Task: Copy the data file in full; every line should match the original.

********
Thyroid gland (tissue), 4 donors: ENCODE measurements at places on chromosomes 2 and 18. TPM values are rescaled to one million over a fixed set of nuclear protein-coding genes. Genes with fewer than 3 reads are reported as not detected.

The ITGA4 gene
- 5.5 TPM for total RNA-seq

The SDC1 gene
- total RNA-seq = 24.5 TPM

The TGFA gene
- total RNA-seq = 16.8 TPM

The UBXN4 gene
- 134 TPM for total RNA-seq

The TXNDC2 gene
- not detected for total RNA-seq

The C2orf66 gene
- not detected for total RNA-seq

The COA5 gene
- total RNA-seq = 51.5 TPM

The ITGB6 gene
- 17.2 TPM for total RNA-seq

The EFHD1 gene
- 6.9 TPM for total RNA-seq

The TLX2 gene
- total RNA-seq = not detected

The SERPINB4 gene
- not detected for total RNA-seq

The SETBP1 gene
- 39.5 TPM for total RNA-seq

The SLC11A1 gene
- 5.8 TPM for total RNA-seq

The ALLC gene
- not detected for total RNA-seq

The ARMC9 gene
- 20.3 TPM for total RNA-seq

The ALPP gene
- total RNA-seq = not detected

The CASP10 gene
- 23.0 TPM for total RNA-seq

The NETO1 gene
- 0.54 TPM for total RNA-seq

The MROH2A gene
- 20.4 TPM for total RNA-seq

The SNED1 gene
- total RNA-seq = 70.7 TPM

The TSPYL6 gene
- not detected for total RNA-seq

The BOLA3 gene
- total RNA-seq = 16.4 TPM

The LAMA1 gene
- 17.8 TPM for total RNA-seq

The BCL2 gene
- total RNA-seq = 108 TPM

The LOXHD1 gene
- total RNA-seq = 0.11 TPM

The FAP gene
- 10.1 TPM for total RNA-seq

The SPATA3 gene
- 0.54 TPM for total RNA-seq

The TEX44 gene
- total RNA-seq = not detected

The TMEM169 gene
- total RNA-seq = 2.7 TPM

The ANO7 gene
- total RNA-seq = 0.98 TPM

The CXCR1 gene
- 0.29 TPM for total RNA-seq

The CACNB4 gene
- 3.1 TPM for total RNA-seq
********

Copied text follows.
Thyroid gland (tissue), 4 donors: ENCODE measurements at places on chromosomes 2 and 18. TPM values are rescaled to one million over a fixed set of nuclear protein-coding genes. Genes with fewer than 3 reads are reported as not detected.

The ITGA4 gene
- 5.5 TPM for total RNA-seq

The SDC1 gene
- total RNA-seq = 24.5 TPM

The TGFA gene
- total RNA-seq = 16.8 TPM

The UBXN4 gene
- 134 TPM for total RNA-seq

The TXNDC2 gene
- not detected for total RNA-seq

The C2orf66 gene
- not detected for total RNA-seq

The COA5 gene
- total RNA-seq = 51.5 TPM

The ITGB6 gene
- 17.2 TPM for total RNA-seq

The EFHD1 gene
- 6.9 TPM for total RNA-seq

The TLX2 gene
- total RNA-seq = not detected

The SERPINB4 gene
- not detected for total RNA-seq

The SETBP1 gene
- 39.5 TPM for total RNA-seq

The SLC11A1 gene
- 5.8 TPM for total RNA-seq

The ALLC gene
- not detected for total RNA-seq

The ARMC9 gene
- 20.3 TPM for total RNA-seq

The ALPP gene
- total RNA-seq = not detected

The CASP10 gene
- 23.0 TPM for total RNA-seq

The NETO1 gene
- 0.54 TPM for total RNA-seq

The MROH2A gene
- 20.4 TPM for total RNA-seq

The SNED1 gene
- total RNA-seq = 70.7 TPM

The TSPYL6 gene
- not detected for total RNA-seq

The BOLA3 gene
- total RNA-seq = 16.4 TPM

The LAMA1 gene
- 17.8 TPM for total RNA-seq

The BCL2 gene
- total RNA-seq = 108 TPM

The LOXHD1 gene
- total RNA-seq = 0.11 TPM

The FAP gene
- 10.1 TPM for total RNA-seq

The SPATA3 gene
- 0.54 TPM for total RNA-seq

The TEX44 gene
- total RNA-seq = not detected

The TMEM169 gene
- total RNA-seq = 2.7 TPM

The ANO7 gene
- total RNA-seq = 0.98 TPM

The CXCR1 gene
- 0.29 TPM for total RNA-seq

The CACNB4 gene
- 3.1 TPM for total RNA-seq